Questions tagged [public-key]

An asymmetric cipher is an encryption scheme using a pair of keys, one to encrypt and a second to decrypt a message. This way the encrypting key need not be kept secret to ensure a private communication. Similarly in public key authentication, the verification key can be public and the signing key private.

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123
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7answers
77k views

How big an RSA key is considered secure today?

I think 1024 bit RSA keys were considered secure ~5 years ago, but I assume that's not true anymore. Can 2048 or 4096 keys still be relied upon, or have we gained too much computing power in the ...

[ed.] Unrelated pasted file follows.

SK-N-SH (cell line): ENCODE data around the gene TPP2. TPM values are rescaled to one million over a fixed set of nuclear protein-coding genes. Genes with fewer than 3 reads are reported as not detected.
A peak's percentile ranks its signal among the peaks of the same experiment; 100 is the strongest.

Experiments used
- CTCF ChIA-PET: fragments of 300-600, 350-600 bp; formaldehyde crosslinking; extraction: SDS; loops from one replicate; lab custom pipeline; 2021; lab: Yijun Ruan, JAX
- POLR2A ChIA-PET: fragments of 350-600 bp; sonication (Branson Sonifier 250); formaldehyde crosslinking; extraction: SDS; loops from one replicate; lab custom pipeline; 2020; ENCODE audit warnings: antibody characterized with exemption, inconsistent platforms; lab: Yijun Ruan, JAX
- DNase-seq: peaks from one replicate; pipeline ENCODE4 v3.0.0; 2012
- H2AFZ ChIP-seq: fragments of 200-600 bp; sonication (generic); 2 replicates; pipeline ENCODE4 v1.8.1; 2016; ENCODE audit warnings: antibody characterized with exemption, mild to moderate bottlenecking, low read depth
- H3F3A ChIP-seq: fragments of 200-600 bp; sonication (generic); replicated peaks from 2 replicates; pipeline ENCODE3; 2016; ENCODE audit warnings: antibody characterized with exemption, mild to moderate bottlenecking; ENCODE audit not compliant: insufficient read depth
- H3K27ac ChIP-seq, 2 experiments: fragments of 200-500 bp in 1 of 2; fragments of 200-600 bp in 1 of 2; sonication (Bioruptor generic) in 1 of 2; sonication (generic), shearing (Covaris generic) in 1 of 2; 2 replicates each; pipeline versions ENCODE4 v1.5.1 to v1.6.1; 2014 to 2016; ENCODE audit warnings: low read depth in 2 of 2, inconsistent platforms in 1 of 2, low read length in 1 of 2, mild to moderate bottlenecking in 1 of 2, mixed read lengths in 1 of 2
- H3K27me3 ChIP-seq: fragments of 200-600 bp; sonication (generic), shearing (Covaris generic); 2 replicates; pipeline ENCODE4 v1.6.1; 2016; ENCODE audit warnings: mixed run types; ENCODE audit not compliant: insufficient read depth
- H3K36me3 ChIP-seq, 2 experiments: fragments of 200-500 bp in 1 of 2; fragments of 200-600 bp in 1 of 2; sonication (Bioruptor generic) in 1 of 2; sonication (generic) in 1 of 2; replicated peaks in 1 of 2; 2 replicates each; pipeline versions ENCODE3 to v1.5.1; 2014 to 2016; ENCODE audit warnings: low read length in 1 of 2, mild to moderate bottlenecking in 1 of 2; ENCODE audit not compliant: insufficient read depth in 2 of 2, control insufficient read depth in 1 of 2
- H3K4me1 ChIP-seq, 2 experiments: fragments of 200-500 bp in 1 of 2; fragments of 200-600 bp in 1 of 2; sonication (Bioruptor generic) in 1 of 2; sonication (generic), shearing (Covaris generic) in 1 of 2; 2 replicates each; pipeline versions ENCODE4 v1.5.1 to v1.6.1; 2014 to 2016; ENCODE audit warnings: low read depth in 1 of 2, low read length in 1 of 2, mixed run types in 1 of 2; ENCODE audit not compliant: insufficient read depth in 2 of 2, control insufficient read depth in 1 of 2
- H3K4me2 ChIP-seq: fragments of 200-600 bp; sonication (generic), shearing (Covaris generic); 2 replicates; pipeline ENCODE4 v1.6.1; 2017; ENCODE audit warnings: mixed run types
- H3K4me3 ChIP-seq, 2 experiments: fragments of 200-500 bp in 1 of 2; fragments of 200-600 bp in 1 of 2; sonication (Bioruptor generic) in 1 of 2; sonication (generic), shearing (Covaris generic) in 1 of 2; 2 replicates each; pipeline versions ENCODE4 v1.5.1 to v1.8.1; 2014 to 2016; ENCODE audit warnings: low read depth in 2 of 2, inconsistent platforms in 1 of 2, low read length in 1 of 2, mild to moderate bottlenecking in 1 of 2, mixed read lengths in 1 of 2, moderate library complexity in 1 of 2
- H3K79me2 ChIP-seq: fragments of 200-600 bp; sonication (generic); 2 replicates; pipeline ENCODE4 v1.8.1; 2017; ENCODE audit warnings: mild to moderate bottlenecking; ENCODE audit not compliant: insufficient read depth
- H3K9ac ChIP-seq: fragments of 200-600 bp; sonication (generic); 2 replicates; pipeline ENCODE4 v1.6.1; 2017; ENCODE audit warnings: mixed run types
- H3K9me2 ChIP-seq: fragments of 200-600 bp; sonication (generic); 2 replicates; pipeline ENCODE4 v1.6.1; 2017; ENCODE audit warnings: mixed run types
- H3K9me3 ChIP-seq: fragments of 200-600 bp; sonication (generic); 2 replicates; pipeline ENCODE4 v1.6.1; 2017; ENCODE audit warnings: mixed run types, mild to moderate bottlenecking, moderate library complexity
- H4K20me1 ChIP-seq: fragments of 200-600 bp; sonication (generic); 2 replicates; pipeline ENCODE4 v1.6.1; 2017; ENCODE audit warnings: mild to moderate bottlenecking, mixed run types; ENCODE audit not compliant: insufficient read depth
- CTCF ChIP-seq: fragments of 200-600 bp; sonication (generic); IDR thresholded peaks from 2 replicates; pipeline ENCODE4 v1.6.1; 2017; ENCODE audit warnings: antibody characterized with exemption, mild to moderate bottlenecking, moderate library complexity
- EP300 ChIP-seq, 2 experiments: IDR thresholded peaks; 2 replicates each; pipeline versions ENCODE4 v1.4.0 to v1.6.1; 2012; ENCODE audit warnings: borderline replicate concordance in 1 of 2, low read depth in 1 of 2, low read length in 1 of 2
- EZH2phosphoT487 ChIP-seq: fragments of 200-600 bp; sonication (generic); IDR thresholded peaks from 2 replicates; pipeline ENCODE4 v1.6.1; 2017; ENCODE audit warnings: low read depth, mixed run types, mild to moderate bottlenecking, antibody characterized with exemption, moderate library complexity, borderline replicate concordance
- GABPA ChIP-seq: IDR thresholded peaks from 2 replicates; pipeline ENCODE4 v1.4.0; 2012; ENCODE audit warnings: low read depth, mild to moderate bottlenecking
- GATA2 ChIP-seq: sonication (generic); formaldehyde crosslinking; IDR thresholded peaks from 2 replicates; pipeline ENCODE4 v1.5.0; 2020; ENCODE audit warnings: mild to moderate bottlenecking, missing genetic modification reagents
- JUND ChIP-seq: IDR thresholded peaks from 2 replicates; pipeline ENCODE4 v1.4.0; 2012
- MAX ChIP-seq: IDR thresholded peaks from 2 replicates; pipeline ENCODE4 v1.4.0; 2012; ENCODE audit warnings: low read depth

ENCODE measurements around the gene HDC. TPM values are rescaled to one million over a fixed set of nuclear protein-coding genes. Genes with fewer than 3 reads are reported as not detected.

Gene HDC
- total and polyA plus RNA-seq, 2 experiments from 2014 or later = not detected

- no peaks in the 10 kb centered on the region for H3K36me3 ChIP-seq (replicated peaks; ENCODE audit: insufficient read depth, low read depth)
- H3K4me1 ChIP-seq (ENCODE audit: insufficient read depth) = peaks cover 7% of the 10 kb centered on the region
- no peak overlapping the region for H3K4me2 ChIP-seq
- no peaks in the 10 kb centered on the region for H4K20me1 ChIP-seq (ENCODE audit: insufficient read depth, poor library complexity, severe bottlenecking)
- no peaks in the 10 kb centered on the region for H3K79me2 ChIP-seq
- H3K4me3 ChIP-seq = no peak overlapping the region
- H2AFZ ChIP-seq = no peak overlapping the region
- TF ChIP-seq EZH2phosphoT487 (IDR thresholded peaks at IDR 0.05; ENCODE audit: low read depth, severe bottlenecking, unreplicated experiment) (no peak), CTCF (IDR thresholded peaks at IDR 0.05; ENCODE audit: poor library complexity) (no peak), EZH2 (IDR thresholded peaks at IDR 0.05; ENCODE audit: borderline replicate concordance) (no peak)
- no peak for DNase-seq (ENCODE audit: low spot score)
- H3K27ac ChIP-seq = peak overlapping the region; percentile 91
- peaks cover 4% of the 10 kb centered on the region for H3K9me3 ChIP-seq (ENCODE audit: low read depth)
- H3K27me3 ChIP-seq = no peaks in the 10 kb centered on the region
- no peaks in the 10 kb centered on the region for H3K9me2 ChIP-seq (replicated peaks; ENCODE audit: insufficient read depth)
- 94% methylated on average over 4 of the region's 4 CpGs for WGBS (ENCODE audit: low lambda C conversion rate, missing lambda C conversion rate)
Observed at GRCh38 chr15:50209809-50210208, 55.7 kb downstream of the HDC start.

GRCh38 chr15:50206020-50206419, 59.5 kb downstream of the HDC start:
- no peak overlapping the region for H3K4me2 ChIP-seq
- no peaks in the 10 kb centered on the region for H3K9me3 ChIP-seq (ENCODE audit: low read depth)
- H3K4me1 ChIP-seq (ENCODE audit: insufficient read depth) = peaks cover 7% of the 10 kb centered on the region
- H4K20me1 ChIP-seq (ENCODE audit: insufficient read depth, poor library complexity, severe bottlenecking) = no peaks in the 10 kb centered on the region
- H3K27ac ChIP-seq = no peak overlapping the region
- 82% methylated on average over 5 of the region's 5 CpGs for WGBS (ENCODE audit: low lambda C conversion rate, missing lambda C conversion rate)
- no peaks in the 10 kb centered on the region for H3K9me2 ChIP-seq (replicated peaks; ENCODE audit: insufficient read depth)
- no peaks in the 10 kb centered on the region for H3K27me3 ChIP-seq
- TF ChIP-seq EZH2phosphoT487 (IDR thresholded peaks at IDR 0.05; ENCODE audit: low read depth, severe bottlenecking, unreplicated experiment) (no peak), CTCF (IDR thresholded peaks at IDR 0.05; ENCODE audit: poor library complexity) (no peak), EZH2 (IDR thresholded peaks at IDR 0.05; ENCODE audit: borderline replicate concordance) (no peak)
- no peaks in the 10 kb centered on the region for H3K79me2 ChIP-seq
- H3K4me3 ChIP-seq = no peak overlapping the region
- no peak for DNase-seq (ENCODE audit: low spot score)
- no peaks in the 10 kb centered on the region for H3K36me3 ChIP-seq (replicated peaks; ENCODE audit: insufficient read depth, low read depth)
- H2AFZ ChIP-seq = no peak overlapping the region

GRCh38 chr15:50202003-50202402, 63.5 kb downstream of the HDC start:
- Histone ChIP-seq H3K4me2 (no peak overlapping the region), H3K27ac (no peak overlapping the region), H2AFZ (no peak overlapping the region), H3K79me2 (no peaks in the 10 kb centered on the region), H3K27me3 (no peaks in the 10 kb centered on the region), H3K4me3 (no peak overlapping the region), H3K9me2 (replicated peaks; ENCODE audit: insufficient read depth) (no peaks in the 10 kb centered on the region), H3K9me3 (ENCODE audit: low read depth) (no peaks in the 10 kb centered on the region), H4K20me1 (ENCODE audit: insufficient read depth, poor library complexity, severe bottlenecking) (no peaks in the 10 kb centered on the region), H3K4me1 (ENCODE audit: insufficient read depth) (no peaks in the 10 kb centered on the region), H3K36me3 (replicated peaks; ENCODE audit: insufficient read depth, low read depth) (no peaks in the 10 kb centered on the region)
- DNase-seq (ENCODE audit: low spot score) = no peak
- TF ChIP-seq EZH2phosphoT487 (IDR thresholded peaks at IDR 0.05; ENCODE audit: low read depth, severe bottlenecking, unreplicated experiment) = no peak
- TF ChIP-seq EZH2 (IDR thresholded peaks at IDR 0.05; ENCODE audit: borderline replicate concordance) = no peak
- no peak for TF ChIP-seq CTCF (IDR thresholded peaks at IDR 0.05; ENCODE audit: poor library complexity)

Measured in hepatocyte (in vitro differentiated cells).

128
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6answers
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Should we sign-then-encrypt, or encrypt-then-sign?

Frequently, we want to send messages that are (a) encrypted, so passive attackers can't discover the plaintext of the message, and (b) signed with a private-key digital signature, so active attackers ...
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5answers
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Does RSA work for any message M?

I decided to read the original RSA paper A Method for Obtaining Digital Signatures and Public-Key Cryptosystem because of a question I had about RSA (which is not the question I'm about to ask, but ...
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3answers
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Definition of textbook RSA

What is the definition of textbook or "raw" RSA? What are some of the properties of textbook RSA? How does it differ from other schemes based on RSA?
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2answers
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Is RSA encryption with a private key the same as signature generation?